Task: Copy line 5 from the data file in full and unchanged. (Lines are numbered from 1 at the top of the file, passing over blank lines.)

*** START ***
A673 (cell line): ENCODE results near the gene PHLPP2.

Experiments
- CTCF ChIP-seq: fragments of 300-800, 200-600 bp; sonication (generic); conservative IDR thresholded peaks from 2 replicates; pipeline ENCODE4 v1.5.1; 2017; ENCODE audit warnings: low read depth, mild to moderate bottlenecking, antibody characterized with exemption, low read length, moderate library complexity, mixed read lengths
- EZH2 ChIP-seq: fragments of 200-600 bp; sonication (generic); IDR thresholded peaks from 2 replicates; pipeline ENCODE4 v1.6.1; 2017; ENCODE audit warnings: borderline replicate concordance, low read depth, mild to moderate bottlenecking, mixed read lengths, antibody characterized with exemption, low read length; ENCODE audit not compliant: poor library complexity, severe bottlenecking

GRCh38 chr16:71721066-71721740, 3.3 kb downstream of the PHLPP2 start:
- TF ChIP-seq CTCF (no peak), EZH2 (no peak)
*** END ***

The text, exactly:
GRCh38 chr16:71721066-71721740, 3.3 kb downstream of the PHLPP2 start: